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Effect of Bifidobacterium probiotics on the modulation of immune response and alveolar bone loss in an experimental periodontitis model on normoglycemic and diabetic mice

Grant number: 17/22345-0
Support type:Scholarships in Brazil - Master
Effective date (Start): March 01, 2018
Effective date (End): July 31, 2019
Field of knowledge:Health Sciences - Dentistry - Periodontology
Cooperation agreement: Coordination of Improvement of Higher Education Personnel (CAPES)
Principal Investigator:Marcia Pinto Alves Mayer
Grantee:Natali Shimabukuro
Home Institution: Instituto de Ciências Biomédicas (ICB). Universidade de São Paulo (USP). São Paulo , SP, Brazil
Associated research grant:15/18273-9 - New strategies for the control of periodontitis, AP.TEM

Abstract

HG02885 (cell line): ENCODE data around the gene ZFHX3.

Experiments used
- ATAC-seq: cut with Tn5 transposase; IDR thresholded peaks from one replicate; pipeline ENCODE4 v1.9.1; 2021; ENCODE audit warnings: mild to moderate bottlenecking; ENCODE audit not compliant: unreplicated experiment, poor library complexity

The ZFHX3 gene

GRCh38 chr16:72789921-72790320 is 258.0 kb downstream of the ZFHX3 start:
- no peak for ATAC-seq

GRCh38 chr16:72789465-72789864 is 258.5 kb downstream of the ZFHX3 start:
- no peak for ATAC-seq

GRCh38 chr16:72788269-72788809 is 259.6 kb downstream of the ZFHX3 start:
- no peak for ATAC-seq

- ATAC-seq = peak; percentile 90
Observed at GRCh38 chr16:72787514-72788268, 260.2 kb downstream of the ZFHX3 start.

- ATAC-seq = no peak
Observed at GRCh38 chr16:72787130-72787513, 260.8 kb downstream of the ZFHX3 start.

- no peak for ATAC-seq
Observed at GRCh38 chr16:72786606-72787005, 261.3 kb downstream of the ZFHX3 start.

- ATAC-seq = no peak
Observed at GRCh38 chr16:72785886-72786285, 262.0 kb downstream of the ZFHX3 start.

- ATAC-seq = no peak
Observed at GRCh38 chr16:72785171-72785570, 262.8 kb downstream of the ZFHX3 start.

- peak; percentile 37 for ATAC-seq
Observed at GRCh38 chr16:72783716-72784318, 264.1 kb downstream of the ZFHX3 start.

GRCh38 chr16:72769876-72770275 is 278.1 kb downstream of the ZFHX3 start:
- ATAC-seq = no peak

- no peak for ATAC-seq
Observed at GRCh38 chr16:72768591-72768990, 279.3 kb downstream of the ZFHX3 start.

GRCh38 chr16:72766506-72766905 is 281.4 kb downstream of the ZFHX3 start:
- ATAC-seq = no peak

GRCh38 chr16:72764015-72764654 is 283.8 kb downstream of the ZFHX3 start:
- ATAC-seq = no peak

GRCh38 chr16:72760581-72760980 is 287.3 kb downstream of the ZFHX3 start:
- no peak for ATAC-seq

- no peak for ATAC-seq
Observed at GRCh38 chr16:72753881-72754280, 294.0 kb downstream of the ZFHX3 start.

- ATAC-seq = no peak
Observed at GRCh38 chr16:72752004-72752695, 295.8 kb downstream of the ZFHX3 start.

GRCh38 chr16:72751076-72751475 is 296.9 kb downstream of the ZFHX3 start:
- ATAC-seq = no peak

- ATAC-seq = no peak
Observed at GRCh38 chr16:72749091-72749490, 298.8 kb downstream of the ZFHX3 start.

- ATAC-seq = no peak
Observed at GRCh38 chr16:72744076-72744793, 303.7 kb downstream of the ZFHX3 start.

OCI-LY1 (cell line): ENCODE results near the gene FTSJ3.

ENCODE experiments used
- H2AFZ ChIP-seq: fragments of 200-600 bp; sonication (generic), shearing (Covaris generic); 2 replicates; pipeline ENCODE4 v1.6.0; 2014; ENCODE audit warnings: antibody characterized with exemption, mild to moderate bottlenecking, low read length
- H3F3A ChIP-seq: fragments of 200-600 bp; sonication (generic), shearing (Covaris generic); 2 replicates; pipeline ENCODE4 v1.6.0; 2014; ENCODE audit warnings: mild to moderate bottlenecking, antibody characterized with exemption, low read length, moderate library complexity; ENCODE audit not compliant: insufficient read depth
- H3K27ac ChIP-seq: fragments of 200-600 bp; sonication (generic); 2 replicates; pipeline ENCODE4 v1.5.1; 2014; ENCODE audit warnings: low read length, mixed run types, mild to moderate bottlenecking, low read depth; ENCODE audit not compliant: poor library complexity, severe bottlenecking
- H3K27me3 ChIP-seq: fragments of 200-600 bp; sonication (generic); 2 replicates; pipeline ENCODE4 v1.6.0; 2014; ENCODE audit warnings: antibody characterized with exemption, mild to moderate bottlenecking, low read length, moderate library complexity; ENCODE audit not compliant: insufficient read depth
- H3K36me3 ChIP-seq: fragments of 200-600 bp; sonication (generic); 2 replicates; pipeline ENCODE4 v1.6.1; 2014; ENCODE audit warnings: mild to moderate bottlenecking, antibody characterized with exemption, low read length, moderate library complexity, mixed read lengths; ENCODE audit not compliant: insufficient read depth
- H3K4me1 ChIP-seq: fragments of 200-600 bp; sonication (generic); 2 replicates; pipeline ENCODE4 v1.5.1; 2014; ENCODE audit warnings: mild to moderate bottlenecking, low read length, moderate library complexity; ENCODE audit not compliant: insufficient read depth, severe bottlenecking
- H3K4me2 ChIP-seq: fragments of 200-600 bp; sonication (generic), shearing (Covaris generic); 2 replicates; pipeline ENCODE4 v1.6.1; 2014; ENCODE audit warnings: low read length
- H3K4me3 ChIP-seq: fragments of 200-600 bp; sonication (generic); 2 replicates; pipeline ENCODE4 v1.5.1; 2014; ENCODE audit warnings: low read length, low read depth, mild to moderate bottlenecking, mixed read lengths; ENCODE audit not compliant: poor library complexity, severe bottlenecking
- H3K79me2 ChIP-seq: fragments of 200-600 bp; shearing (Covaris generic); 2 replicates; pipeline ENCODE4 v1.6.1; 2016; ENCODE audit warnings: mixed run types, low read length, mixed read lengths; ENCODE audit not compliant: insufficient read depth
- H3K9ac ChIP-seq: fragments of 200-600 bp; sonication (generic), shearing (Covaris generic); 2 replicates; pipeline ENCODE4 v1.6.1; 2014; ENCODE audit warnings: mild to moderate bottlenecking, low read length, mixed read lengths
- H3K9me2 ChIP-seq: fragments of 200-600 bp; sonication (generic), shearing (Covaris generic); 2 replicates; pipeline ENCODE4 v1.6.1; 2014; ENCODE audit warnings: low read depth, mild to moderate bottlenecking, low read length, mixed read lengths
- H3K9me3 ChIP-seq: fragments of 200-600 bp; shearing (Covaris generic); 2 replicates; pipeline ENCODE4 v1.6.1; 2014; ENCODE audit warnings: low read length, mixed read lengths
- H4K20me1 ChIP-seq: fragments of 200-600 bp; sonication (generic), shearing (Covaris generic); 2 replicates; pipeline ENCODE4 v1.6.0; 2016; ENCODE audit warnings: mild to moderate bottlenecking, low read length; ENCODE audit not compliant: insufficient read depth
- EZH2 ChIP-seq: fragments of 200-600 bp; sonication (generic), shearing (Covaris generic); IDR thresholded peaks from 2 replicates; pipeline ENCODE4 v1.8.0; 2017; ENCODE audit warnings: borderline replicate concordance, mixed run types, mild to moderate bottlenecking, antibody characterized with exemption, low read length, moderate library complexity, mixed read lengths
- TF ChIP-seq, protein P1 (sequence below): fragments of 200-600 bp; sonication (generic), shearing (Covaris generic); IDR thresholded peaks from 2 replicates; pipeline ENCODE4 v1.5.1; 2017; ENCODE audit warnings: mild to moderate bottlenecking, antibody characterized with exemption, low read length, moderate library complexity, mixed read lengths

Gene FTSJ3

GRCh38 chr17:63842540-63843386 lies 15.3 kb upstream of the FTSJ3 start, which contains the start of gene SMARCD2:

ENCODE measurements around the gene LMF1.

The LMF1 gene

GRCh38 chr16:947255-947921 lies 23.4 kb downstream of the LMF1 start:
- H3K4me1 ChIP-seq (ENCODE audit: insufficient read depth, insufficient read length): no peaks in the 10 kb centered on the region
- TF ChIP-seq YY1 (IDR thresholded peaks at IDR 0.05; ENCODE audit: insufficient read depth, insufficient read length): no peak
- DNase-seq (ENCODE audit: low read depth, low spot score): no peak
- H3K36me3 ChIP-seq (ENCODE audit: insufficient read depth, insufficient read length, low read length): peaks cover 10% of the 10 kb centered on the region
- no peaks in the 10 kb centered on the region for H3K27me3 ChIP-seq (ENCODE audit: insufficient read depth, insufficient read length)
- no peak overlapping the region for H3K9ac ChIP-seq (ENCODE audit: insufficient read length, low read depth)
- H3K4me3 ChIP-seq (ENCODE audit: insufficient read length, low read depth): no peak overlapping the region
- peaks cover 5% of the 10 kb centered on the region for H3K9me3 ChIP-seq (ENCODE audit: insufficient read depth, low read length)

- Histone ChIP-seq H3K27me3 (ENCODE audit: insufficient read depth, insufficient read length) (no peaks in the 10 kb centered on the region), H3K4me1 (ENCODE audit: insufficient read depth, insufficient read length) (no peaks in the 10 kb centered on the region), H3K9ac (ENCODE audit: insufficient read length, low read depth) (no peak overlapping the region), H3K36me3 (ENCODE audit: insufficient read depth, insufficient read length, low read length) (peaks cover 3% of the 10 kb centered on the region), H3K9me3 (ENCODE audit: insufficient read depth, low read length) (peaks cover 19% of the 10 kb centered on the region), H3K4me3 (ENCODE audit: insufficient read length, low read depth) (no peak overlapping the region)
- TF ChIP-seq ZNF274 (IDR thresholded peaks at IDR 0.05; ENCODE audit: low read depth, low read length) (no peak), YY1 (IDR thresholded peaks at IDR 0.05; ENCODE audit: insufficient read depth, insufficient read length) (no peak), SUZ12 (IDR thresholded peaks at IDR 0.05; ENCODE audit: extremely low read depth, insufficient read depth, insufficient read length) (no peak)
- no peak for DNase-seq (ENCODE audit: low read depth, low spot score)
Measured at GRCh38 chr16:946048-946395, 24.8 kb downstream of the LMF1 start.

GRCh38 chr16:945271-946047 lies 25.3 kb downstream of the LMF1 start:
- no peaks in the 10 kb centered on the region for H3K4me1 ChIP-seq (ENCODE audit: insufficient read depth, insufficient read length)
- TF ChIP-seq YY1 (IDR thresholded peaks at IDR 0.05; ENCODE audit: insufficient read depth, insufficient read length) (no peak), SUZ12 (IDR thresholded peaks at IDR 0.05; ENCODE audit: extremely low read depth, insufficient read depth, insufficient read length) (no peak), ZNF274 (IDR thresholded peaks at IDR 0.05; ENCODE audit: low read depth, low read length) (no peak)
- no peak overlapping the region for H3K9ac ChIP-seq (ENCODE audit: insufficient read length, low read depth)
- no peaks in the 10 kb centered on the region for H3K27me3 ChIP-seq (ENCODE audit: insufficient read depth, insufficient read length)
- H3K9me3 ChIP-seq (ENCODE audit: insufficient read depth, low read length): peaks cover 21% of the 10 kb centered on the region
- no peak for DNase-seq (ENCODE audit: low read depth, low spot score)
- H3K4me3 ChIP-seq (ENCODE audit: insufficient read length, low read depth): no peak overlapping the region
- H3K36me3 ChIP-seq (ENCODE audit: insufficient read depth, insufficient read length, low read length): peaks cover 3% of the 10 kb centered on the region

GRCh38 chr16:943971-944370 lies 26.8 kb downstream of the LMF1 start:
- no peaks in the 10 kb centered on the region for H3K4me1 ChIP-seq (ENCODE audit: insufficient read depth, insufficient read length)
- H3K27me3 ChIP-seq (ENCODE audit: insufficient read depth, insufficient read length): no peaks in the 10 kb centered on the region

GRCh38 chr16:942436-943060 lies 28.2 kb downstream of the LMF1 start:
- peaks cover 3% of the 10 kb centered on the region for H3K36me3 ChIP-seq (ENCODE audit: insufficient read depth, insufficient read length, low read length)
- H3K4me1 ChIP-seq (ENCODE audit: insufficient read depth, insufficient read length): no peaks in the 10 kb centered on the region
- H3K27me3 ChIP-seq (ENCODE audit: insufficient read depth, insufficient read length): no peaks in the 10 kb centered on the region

Although the use of probiotics is very common, their efficacy on the prevention and control of inflammatory diseases is strain-dependent. Our previous data have shown data probiotics belonging to the genus Bifidobacterium are able to reduce the formation of a multispecies biofilm including Porphyromonas gingivalis and Streptococcus species, and to interfere on the adhesion and invasion of epithelial cells and on the response to this periodontopathogen. Periodontal diseases and diabetes are both inflammatory diseases and probiotic bacteria can be used to their control. The present study aims to evaluate the ability of probiotics of the Bifidobacterium genus to control the periodontal tissues destruction in experimental normoglycemic and diabetic animal models. Two probiotic strains, selected based on our previous in vitro data (B. breve 1101A and B. bifidum 162ª) will be tested in periodontitis animal models using normoglycemic and diabetic C57Bl mice. Periodontitis will be induced by the oral inoculation of a microbial consortium formed by capsulated and fimbriated P. gingivalis (W83 and ATCC 33277, respectively), Prevotella intermedia (clinical isolate 17) and Fusobacterium nucleatum (ATCC 25586). Diabetes will be induced by ingestion of a highlipidic/hypercaloric diet. Probiotics will be orally administered once /day everyday throughout the experimental period. After sacrifice, serum and gingival cytokines profile will be determined by ELISA, alveolar bone loss will be evaluated by microCT, T cells phenotype in gingival tissues will be determined by flow cytometry, gene expression of genes encoding intra and extra cellular receptors will be evaluated by RT-qPCR, microbioma of gingival tissue and faeces by means of high performance sequencing of 16SrRNA gene, determination of oral pathogen levels in oral biofilm, serum, feaces liver and spleen samples by quantitative PCR using a primer pair specific for the 16SrRNA gene for P. gingivalis, P. intermedia and F. nucleatum. In diabetic mice, glucose levels and insulin resistance will be determined. The mentioned strategies will provide evidence of the effects and mechanisms of selected probiotics on periodontal diseases and associated conditions. (AU)